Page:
Kit O'Holloran is a renowned dog trainer. She's currently working with four exceptional young dogs on her ranch in New Mexico. The pups are more exceptional than Kit realizes, though. Genetically and technologically enhanced superdogs, they're slated to be the next cutting edge weapons of the special Foxfire military unit. They're highly valuable and at the top of the top secret pile.
So is former Navy SEAL Wolfe Houston.
One of Foxfire's top operatives, he's just as technologically and genetically enhanced as the dogs and his skills far exceed normal human parameters. He's Kit's brother's best friend and he grew up with Kit, even spent some time living at the ranch with her and her brother Trace and their parents when they were kids. That's why, when a rogue operative gone way wrong escapes from captivity and heads towards New Mexico after the dogs, Wolfe is sent home to protect the dogs and catch the rogue agent, Cruz. Even if it means using the gorgeous and brave Kit as bait.
And no matter how much she stirs emotions he thought long dead.
This was my first experience with Skye's Foxfire books and I wonder if that may be part of the reason I had so many problems with this book. There wasn't enough world building or exposition to explain Foxfire or give me a good handle on the scope of the unit, nor lay groundwork for the characters and their abilities. I felt like I was lagging a step behind through most of the book because of it, not really able to connect to anything going on in it.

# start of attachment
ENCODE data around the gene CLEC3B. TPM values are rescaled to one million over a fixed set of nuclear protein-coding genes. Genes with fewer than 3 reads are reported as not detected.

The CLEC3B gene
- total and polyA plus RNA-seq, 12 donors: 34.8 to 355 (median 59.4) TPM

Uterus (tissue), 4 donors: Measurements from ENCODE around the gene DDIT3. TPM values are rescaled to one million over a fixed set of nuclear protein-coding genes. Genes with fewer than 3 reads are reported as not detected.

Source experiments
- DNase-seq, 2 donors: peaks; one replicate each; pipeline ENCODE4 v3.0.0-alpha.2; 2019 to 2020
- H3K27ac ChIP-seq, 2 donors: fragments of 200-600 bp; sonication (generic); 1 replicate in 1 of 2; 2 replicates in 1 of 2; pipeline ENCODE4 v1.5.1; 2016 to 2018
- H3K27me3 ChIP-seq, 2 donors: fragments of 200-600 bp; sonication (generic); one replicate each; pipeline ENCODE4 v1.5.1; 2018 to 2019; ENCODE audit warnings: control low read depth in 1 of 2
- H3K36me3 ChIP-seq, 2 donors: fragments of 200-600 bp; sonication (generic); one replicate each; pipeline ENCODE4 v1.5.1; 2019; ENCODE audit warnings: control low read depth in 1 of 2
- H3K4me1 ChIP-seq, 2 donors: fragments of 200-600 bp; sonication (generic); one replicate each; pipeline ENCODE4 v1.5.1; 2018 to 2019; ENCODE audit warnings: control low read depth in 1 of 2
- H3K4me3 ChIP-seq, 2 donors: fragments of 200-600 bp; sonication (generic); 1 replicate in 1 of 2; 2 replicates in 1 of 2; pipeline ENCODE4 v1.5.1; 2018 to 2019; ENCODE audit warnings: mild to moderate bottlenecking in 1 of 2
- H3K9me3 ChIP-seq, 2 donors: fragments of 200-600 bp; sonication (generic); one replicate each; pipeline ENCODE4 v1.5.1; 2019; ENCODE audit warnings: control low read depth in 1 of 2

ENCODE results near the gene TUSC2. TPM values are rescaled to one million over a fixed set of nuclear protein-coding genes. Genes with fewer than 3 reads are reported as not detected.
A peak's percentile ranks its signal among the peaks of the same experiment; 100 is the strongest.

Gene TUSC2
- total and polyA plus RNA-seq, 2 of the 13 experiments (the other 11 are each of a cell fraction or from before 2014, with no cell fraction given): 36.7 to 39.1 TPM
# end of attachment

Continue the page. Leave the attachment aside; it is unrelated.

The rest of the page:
That wasn't the only problem, though. I thought the plot and characters lacked depth - especially Kit, who I never warmed up to. Some attempts were made to provide them added dimension, and Kit's debilitating degenerative disease and Wolfe's tragic childhood were good concepts, but neither plot point was really given much room to impact the story or the characters' development. There were also some stylistic issues with abrupt and awkward transitions that hurt the narrative. I loved the dogs, though. They were the best characters in the book. Unfortunately, that leads me to another problem.
There weren't many explanations offered or answers found in this book, so the entire reading experience felt a bit like a secret mission above my pay grade. What were the dogs capable of? Would what happened to Cruz happen to the rest of the group? If not, why? How, if Cruz has been in roughly the equivalent of solitary confinement in the bowels of a secret facility for the past two years and considered dead to his former teammates, did he find out about the dogs or make the contact with buyers? And how would he know to look for Wolfe's service record before he'd been assigned to guard Kit? Why was Izzy able to willfully defy the head of Foxfire without repercussion?
So many questions, so few answers, and not enough compelling me to continue the series to find out if they're ever answered.
The romance wasn't bad, though the pacing was a bit odd in places. I enjoyed parts of it very much. There was an abrupt jump to HEA at the end that seemed to come out of nowhere given the previous scene that had both Wolfe and Kit in it, but honestly, the romance and the dogs were the best parts of the book.
I still think that had I been around since the beginning of this series, I may have had a more favorable reaction to this book. The problem now is, I'm not sure there were enough good points in this book to motivate me finding out for sure.
Reviewed for One Good Book Deserves Another.